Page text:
The Inquirer-Home

US state attorneys write to Larry Page over Google privacy policy changes

Updated Want to discuss their concerns ASAP
Thu Feb 23 2012, 10:17

A BUS LOAD of US state attorneys general have written a joint letter to Google's CEO Larry Page about the changes the company is making to user privacy policies.

The 32 attorneys, known collectively as the National Association of Attorneys General, want to meet with Larry Page as soon as possible to express their concerns over changes that will see a user's separate Google services accounts merged into one.

They write that Google, and its products such as Youtube, have a diverse range of users that might not want to share their personal data across its whole portfolio, and warn that after the changes they could find themselves forced to stop using their preferred applications or web services in order to cease sharing data across the rest.

"Google's new privacy policy is troubling for a number of reasons (PDF). On a fundamental level, the policy appears to invade consumer privacy by automatically sharing personal information consumers input into one Google product with all Google products," they write.

They say Google's new privacy policy appears to give users no choice in the matter, invading their privacy. They claim it rings hollow to call their ability to leave the Google products ecosystem a "choice" in an internet where the majority of users rely upon at least one Google product on a regular basis.

This will not only not apply to individuals but to larger organisations as well. And the attorneys warn that Google could risk losing important applications customers.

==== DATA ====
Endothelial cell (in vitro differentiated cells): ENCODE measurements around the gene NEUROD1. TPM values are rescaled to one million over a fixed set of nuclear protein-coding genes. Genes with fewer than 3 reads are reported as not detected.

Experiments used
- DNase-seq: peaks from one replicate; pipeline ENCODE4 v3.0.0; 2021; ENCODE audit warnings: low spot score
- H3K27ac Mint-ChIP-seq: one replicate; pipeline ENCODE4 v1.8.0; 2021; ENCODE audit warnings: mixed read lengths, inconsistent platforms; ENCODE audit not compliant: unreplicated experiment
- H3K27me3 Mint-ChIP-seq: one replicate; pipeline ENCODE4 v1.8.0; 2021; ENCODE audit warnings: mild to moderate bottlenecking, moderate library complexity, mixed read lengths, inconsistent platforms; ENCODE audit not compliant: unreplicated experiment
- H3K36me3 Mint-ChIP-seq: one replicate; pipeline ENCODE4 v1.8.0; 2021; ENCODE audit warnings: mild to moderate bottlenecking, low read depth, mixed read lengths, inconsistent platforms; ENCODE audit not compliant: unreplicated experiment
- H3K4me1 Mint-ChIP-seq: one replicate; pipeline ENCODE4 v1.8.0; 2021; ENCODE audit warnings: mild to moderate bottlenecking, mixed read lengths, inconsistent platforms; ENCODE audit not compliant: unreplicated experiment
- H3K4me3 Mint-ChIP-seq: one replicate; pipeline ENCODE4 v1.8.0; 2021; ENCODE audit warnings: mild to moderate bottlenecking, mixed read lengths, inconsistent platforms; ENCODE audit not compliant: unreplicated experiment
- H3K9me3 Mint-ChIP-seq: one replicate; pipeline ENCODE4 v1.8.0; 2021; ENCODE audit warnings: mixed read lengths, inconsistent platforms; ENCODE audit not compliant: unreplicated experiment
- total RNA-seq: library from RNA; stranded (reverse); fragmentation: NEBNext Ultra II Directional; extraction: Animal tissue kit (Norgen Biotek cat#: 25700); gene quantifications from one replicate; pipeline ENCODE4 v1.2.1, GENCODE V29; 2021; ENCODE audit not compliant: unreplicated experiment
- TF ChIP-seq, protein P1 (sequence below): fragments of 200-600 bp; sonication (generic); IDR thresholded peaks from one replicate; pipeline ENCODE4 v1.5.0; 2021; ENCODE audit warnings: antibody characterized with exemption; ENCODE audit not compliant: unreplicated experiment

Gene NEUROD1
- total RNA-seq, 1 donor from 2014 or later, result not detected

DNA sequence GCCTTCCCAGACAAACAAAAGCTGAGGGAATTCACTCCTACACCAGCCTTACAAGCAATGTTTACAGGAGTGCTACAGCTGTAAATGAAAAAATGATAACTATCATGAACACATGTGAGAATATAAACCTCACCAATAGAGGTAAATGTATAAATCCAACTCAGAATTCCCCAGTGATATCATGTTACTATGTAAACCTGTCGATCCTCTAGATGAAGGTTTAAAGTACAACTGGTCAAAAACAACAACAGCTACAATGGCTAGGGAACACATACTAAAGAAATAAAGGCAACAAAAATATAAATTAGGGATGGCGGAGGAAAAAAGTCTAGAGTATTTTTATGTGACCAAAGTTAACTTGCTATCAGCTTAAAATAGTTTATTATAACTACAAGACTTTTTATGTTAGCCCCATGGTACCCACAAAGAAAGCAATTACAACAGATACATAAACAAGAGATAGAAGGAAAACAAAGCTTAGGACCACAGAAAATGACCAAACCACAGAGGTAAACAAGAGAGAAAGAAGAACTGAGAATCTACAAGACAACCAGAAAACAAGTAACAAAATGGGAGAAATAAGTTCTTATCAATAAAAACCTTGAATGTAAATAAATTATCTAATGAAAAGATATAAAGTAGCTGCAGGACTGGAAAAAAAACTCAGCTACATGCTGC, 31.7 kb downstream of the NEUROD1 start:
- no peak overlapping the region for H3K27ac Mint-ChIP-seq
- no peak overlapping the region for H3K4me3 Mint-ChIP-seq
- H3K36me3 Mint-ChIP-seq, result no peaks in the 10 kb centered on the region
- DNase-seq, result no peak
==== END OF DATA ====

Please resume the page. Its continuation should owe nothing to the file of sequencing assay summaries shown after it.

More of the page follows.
"This invasion of privacy will be costly for many users to escape. For users who rely on Google products for their business - a use that Google has actively promoted - avoiding this information sharing may mean moving their entire business over to different platforms, reprinting any business cards or letterhead that contained Gmail addresses, re-training employees on web-based sharing and calendar services, and more," they add.

"The problem is compounded for the many federal, state, and local government agencies that have transitioned to Google Apps."

They go on, warning that for Android users the changes are likely to be much worse. Here they say that consumers might be forced into "buying an entirely new phone at great personal expense", just because Google decided to change its stance on privacy.

"No doubt many of these consumers bought an Android-powered phone in reliance on Google's existing privacy policy, which touted to these consumers that 'We will not reduce your rights under this Privacy Policy without your explicit consent'," the letter adds. "That promise appears not to be honored by the new privacy policy."

Google has consistently defended the changes, and we have asked it to respond to this letter.

Google has responded to our request for a comment, and once again it defended its privacy policy changes.

"Our updated Privacy Policy will make our privacy practices easier to understand, and it reflects our desire to create a seamless experience for our signed-in users," said a spokesperson.

"We've undertaken the most extensive notification effort in Google's history, and we're continuing to offer choice and control over how people use our services services. Of course we are happy to discuss this approach with regulators globally."



Share this:

blog comments powered by Disqus
Subscribe to INQ newsletters

Sign up for INQbot – a weekly roundup of the best from the INQ

INQ Poll

Happy new year!

What tech are you most looking forward to in 2015